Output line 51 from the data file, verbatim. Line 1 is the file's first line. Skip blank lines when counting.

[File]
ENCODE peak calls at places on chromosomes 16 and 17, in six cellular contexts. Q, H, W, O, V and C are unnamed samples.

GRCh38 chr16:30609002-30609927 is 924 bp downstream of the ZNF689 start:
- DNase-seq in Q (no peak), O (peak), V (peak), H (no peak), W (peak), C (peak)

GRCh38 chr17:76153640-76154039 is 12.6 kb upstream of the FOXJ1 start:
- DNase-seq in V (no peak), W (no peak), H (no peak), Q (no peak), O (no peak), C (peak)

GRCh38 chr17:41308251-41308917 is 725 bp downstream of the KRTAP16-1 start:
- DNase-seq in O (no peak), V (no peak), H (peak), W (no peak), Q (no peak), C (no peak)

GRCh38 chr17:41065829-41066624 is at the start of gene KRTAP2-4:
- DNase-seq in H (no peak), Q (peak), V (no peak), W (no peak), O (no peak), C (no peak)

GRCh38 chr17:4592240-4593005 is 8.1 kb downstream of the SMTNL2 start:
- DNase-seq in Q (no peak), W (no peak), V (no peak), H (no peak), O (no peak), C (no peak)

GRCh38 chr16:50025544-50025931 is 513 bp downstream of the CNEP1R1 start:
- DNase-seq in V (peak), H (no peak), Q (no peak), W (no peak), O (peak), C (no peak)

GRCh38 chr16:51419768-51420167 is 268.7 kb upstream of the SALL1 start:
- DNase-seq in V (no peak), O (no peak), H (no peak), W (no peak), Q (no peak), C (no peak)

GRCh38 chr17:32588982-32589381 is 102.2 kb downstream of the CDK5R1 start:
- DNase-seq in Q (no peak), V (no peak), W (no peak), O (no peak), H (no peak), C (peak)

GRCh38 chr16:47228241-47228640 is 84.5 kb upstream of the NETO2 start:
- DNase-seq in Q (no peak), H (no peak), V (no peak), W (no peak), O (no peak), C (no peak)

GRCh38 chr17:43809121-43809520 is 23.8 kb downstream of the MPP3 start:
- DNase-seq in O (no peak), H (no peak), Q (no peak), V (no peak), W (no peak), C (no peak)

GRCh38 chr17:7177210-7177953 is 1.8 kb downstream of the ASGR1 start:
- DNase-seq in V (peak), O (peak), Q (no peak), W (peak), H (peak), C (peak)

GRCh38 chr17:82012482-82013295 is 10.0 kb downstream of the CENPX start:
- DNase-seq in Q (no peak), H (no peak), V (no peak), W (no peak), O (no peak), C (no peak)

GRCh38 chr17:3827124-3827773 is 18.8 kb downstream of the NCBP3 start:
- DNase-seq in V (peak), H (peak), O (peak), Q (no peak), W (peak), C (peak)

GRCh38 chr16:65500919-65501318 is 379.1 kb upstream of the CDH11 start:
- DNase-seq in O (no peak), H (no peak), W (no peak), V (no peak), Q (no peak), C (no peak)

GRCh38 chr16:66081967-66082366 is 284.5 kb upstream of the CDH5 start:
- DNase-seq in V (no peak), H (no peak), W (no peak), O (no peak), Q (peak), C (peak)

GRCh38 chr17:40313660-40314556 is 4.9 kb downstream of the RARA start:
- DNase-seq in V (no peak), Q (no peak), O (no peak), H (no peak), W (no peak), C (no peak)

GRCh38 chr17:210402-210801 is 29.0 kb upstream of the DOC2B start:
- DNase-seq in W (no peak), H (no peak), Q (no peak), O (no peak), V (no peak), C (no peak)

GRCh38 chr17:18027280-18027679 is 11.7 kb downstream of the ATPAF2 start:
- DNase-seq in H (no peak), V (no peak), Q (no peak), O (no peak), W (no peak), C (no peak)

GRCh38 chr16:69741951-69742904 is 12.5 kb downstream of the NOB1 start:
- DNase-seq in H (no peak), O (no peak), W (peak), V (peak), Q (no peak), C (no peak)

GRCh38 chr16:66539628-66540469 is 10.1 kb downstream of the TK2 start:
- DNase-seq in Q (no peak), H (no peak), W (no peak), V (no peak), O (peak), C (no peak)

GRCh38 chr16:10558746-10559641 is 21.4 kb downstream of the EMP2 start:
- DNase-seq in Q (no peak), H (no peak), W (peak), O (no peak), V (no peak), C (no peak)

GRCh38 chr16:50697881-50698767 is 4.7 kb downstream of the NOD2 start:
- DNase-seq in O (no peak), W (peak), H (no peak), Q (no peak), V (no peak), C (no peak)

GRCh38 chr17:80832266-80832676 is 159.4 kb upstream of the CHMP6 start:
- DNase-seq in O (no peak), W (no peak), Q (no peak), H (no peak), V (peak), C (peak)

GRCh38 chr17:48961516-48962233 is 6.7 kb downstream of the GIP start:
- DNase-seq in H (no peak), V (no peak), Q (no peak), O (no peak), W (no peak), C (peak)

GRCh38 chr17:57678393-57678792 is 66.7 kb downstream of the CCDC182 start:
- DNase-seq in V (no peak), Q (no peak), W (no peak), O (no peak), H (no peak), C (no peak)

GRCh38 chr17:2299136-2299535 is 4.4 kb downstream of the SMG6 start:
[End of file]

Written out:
- DNase-seq in V (no peak), Q (no peak), W (no peak), O (no peak), H (no peak), C (no peak)